To run an airline, you need not only pilots, airplanes, and fuel, you also need landing rights at airports matching your planned routes and times. Today airlines must buy these rights one at a time via trades, and so risk ending up with mismatched slots that they cannot use.
Thirty years ago economists designed and tested package auctions to overcome this problem. In such auctions people can bid for the package of landing slots desired, and be assured of getting either all or none of the items in their desired package. Lab experiments have documented their efficiency advantages.
At a conference yesterday, someone said that the big airlines have consistently blocked attempts to field such auctions. The reason: because they buy more total slots, big airlines can more easily put together the packages they need. Big airlines oppose innovations that would make it easier for small airlines to compete with them.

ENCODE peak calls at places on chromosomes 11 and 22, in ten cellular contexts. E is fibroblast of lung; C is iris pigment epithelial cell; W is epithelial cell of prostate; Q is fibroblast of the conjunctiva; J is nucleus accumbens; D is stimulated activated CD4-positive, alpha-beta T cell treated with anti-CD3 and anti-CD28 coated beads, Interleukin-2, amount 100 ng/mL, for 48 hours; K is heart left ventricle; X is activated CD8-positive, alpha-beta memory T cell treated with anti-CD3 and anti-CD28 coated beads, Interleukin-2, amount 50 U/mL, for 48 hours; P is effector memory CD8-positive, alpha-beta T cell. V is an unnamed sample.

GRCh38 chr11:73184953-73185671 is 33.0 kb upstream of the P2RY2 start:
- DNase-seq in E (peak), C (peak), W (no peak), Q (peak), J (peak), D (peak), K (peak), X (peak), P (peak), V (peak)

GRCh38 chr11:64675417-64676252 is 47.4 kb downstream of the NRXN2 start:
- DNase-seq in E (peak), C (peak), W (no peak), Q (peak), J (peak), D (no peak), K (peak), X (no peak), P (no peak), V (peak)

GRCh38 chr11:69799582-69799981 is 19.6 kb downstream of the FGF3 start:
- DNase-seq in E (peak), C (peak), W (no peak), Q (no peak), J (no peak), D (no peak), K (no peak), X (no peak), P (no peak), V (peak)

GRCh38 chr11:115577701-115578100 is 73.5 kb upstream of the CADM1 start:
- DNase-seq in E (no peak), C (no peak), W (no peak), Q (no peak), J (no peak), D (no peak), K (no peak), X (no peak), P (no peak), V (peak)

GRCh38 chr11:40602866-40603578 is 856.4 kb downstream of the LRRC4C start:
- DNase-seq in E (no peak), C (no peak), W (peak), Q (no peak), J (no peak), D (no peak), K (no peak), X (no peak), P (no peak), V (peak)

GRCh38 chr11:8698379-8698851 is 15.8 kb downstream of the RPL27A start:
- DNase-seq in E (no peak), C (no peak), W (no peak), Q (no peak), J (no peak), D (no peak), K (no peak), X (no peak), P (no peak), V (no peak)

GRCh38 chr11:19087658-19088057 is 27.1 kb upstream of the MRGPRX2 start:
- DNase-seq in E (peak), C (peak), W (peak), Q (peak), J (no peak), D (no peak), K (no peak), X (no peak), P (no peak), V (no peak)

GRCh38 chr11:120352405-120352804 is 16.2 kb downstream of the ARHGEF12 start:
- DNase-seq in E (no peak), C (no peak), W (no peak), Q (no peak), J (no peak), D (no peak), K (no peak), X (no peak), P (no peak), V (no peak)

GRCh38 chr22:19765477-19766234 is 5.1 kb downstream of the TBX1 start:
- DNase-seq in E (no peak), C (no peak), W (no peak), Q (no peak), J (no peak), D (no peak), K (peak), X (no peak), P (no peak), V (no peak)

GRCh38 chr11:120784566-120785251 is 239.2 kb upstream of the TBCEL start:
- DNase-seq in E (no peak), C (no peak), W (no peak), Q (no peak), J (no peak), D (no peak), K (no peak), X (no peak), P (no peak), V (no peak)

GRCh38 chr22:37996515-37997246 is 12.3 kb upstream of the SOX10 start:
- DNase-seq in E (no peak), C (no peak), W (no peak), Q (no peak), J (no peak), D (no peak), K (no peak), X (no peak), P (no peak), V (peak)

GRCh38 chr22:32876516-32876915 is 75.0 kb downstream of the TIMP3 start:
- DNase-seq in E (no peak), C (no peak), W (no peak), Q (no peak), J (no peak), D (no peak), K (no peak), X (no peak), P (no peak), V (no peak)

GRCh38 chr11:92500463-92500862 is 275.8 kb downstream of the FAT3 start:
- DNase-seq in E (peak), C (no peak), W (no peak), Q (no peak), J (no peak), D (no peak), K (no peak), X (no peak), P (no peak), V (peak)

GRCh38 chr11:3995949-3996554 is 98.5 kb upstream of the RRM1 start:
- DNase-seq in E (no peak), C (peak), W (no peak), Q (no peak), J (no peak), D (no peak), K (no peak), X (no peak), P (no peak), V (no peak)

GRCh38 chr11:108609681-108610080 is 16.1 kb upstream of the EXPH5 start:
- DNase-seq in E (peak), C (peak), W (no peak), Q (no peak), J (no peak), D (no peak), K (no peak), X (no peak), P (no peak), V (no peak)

This seems similar to how last year big movie studios got Congress to change laws to block the introduction of movie futures. Such futures would make it easier for small movie studios to get funding and to convince viewers that they had a product worth seeing.
Better economic institutions help people to better coordinate. But big firms suffer this problem less, because they can more easily coordinate in the absense of such institutions. Even in the US today, big firms (often with the assistance of law and government) block a great deal of institutional innovation, in order to retain this advantage.